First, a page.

Now that we are staying in every night and cooking so much more than we ever did before, I’ve been focusing on easy, healthy dishes that even my daughter will eat!

This veggie side dish is really easy to make and is packed with skin friendly nutrients. It gets two thumbs up from my 8 year old daughter, which makes it a keeper! I think you guys will love it as much as we do.

To make, start with one or more low glycemic, high fiber veggies: brussel sprouts, cauliflower, and/or broccoli. Don’t stress if you can’t get fresh veggies- this works with frozen ones as well. Here’s my glycemic index cheat sheet and more on why low GI foods are so good for your skin!

Add garlic and onions, which are amazing sources of prebiotic fiber. Prebiotic fiber gets consumed by the beneficial bacteria in our gut to keep our gut healthy and dial down inflammation.  You can either just slice these extra thin, or sometimes I even saute them before I add them to the sheet pan to release even more flavor.

Next, we add the olive oil. I use extra virgin olive oil both before I spread the veggies on the sheet and on the top, right before I put the sheet in the oven.  EVOO is rich in a skin-smoothing emollient called oleic acid. The essential fatty acids in olive oil richly nourish the skin and have anti-inflammatory properties. Olive oil also contains polyphenols that act as potent antioxidants.

I always add some rosemary sprigs, which are an amazing source of antioxidants and has anti-inflammatory properties. Added bonus is they add a delicious flavor.  I bake the veggies with these lying on the top, but remove before I eat.

And finally, for the finishing touch, I love to sprinkle some dried cranberries on top. The dried cranberries are an excellent source of Vitamin C, which is critical to help your skin cells make collagen. Just be sure to use sparingly because added sugars can bind to your collagen and elastic fibers and break them down through a process called glycation.

I generally bake at 350 degrees for 50-55 minutes, or until I see the top start to brown!

Enjoy!!

Dr. Whitney

The glycemic index, or GI, ranks food and drinks on a scale of one to 100 depending on how quickly and steeply your blood sugar rises after you consume them.

The benchmark is glucose at 100.  Technically, a GI between 1 and 55 is considered low while 56 to 69 is medium and anything 70 or above is high. The goal is to consume mostly foods low on the GI.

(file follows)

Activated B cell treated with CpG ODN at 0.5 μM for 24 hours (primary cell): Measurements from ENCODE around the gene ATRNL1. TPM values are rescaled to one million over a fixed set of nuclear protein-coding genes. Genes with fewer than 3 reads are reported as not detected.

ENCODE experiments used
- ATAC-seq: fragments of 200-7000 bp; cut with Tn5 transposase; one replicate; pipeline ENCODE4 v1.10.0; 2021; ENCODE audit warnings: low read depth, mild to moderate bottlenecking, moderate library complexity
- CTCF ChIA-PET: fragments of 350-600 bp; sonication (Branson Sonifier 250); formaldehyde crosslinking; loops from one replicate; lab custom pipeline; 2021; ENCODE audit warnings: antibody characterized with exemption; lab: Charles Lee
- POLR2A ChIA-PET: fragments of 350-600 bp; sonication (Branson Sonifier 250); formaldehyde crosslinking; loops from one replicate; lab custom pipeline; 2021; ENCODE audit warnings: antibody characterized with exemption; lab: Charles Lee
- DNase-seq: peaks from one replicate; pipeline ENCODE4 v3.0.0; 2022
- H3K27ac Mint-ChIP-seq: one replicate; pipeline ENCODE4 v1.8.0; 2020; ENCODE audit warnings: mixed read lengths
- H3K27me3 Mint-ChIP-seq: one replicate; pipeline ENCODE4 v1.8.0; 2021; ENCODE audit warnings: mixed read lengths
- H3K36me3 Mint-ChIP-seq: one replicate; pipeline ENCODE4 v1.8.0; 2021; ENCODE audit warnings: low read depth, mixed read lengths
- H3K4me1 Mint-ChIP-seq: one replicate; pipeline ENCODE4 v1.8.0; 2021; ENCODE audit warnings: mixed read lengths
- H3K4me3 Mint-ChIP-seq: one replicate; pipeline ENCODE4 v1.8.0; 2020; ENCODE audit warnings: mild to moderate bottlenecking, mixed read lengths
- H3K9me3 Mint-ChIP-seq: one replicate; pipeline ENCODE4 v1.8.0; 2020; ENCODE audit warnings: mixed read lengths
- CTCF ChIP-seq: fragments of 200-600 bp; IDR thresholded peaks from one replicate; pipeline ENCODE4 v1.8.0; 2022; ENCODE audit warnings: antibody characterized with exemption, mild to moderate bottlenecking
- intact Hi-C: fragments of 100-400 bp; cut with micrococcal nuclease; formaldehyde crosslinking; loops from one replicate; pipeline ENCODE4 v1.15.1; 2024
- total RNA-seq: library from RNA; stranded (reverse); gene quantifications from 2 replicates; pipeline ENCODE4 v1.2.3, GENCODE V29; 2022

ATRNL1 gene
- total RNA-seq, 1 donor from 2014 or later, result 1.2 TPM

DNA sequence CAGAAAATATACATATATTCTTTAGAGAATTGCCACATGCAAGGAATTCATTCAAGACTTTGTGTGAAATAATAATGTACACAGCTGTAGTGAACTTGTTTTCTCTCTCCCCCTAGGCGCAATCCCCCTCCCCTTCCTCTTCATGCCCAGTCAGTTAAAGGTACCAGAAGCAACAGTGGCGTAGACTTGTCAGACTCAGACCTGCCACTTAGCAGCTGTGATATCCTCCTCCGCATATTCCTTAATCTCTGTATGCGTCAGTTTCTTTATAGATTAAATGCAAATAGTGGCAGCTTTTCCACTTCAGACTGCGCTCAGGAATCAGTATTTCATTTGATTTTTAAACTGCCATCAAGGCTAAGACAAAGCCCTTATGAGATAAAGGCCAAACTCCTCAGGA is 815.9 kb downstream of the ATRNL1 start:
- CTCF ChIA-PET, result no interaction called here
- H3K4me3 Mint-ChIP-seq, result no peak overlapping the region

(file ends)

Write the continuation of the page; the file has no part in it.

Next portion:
To keep things simple, because this can get a bit complex with all of the nuances, I’ve listed below common foods under which category they belong (low, moderate, and high).

You’ll want to ground your diet in low-GI items with medium GI foods in moderation! Ideally, you will work to limit high-GI foods as much as possible.

So, here we go! Healthy skin starts from within and this is a great guide, guys!

LOW GI FOODS   

100% whole grain bread

whole wheat tortilla

wild rice

quinoa

lentils

beans (kidney, garbanzo, pinto, and black)

fiber-rich fruits and vegetables (green beans, apples, grapefruit, asparagus, broccoli, berries)

nuts and peanuts

cereals made with 100 percent bran

unsweetened almond milk

full-fat plain Greek-style yogurt

tomato juice

 

MEDIUM GI FOODS

whole wheat pastas and some breads

traditional oatmeal

barley and bulgur

brown rice

sweet potato

sweet corn

graham crackers

OJ and other fruit juices without extra sugar

 

HIGH GI FOODS

white bread

white rice

white pasta

macaroni and cheese

pizza

couscous

bagel (white, plain)

baguette (white, plain)

low-fiber cereals (high in added sugar)

high-sugar beverages (sweetened tea and fruit juices, soda pop)

sweetened yogurt

rice milk

rice crackers

rice cakes

water crackers

pretzels

French fries and baked potatoes

raisins

**NOTE:

The GI is not perfect because some foods that appear high on the GI actually do not contain enough carbohydrates per serving to raise blood sugar significantly. Watermelon, for example, is one such food. (Foods that contain no carbohydrates, such as meats and oils, have a GI of zero. Similarly, coffee, tea, and wine have a GI of zero.) Also keep in mind that we rarely eat foods in isolation. They are combined with other foods during a meal, which also changes the chemistry of the food and how the body metabolizes it. Note, too, that your body’s response to foods is unique. The GI should be referenced for general guidance—not as a hard and fast rule.

Dr. Whitney

 

@DrWhitneyBowe

Instagram

Sign up to get FREE ACCESS to my TWO EXCLUSIVE eBOOKS: (1) My Top Sunscreen Picks for 2020 and (2) My Signature BOWE GLOW BOOTCAMP to jump start your healthy glow today!

This site offers health, wellness, fitness and nutritional information for educational purposes only. The information on this website is NOT intended to replace a one-on-one relationship with a qualified health care professional and is not intended as medical advice.

© 2019 - Dr. Whitney Bowe

Terms of Use

Join my email community

Become a Bowe Glow Insider! Sign up to have access to exclusive news, VIP product giveaways and events, and early access to glowing skin tips and videos!

Sign up to get FREE ACCESS to my exclusive BOWE GLOW BOOTCAMP e-book to JUMP START YOUR HEALTHY GLOW TODAY!